Years ago, when working in an analog studio it was very important to make sure that you gain-stage all of your equipment properly. That simply means that the signal running from one piece of equipment to the next piece of equipment was at an ideal level, so that all the pieces of equipment were working together to give you the best sound.

If the signal was too low, you had problems, if the signal was too high, you had problems. You had to be constantly aware of this, because you were using a lot of analog equipment. You had a console, out-board equipment, effects processors, EQs, compressors, all of these things that were working together. Every time you sent a cable from one piece of equipment to the next, you had to make sure that the gain-staging was happening correctly.

You may think that if you’re using plug-ins in a digital environment you don’t have to do gain-staging anymore. That is not necessarily the case, especially when you are using multiple plug-ins on a single track.

The problem is that each plug-in has its own gain structure. You can increase the volume of the track significantly or decrease it significantly by adjusting the input and output levels of a particular plug in. The problem that arises is that you can potentially have very different levels from one plug in to the next, and that can adversely effect your sound.

When I am talking about gain-staging for plug-ins, what am I talking about? It is simply adjusting the input or output level of each plug in so that the signal maintains a steady level as you go through the plug-ins.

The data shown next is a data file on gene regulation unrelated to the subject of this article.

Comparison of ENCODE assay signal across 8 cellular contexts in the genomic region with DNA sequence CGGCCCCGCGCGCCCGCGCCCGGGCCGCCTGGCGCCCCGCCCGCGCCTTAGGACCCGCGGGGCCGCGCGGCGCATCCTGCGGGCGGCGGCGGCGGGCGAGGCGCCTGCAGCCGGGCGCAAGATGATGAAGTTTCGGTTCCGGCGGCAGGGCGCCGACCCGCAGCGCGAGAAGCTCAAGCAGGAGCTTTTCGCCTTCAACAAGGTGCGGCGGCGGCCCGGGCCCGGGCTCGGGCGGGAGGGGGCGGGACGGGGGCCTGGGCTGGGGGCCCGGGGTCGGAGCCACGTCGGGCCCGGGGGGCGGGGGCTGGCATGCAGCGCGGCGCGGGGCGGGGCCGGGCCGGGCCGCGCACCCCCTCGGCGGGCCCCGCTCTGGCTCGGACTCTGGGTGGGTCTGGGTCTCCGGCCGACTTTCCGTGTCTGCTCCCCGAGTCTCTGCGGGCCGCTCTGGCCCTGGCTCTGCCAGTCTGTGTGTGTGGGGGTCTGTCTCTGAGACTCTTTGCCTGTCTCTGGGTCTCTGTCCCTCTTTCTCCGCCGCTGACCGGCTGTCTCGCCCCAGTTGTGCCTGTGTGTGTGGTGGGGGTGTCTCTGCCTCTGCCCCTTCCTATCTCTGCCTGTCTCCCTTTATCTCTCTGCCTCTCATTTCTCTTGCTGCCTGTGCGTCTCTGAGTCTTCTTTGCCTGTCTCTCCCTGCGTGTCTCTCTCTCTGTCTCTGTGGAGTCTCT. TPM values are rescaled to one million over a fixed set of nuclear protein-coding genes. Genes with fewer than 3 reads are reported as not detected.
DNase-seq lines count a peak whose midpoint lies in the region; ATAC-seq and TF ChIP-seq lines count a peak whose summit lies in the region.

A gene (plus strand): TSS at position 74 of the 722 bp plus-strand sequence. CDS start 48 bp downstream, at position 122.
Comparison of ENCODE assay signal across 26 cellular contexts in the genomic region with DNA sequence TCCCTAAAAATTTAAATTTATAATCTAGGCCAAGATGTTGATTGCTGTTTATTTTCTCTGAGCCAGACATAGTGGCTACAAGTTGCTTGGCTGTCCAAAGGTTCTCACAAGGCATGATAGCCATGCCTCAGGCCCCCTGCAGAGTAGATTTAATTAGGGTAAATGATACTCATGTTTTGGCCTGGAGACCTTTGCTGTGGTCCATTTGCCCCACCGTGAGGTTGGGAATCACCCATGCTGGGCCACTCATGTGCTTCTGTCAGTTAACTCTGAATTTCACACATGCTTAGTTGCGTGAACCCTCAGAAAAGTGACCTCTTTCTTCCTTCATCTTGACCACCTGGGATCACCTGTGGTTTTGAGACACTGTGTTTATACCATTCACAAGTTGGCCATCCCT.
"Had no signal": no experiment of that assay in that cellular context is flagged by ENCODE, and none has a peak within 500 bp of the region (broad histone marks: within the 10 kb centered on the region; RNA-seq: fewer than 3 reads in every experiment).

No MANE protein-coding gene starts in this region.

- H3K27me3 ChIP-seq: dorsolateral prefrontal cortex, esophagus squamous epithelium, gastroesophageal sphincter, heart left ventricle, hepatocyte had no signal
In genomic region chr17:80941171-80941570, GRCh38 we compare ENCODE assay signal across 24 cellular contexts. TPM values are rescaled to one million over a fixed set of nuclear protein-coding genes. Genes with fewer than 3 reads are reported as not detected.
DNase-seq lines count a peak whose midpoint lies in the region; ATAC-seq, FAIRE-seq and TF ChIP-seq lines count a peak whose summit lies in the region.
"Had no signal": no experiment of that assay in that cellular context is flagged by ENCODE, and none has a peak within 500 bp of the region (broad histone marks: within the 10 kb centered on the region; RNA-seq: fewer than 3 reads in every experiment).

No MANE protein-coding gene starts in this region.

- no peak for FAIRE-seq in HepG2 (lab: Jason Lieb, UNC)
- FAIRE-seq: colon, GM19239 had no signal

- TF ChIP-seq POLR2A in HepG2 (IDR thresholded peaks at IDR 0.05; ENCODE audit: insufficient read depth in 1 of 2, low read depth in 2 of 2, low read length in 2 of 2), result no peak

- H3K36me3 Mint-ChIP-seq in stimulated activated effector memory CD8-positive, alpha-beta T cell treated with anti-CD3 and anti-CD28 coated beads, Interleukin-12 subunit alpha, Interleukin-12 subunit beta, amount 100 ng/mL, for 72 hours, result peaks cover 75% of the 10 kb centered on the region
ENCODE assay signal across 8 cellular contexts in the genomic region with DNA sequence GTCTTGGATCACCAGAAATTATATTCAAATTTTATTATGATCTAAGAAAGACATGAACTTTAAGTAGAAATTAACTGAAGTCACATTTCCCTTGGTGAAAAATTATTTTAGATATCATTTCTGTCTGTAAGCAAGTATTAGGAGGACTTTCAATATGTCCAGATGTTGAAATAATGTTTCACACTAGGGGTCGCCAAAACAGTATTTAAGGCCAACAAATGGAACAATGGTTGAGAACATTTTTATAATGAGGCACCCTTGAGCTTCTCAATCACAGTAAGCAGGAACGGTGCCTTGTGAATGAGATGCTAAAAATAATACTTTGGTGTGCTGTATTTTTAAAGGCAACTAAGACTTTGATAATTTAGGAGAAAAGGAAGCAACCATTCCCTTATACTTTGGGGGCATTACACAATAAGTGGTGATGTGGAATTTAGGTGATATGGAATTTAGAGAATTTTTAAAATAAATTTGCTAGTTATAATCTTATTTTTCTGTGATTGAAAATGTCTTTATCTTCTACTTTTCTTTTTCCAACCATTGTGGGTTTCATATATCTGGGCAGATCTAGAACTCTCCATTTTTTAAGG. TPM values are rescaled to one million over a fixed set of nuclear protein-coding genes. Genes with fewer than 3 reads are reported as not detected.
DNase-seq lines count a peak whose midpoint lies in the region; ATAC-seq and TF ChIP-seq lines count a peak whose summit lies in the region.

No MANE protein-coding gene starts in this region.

Let me give you three reasons to gain-stage your plug-ins.

1. Prevent clipping.

This should be fairly obvious for all of us. You don’t really want your signal to clip when going through multiple plug-ins. Sometimes this may be desirable in certain rare cases, but usually you want things to go through very smoothly with no clipping.

Keep an eye on each of your plug-ins, because sometimes there can be clipping on the plug-in and you won’t see it on the track itself. Then you have to click on the plug-in itself to see if the clip light is illuminated. That’s not very productive, so make sure you have a healthy level without being too close to clipping when you begin.

2. Maintain an optimal level with no noise.

Some plug-ins create noise as a part of their sound, especially ones that try to emulate analog outboard equipment. If you send a signal that is too low or too quiet into one of these plug-ins and increase the gain of that plug-in, suddenly you are increasing the noise as well.

Make sure you are sending a nice healthy signal into your plug in.

3. Effective AB-ing of your settings.

When you want to AB your settings, you do it because you want to make sure that what you are doing in the plug-in is helping the sound.

Unfortunately, if the plug-in adds a lot of gain to the sound, you will always think that the affected signal sounds better than the unprocessed signal, because our brains tell us that louder is better.

To avoid this, make sure the bypass volume is roughly the same volume as the unprocessed volume. This will allow you to make actual helpful decisions when you are mixing and testing out different plug-ins.

There are some reasons to gain-stage your plug-ins.

How do you gain-stage YOUR plug-ins?

[Photo Credit]

  • Cheyne Kohl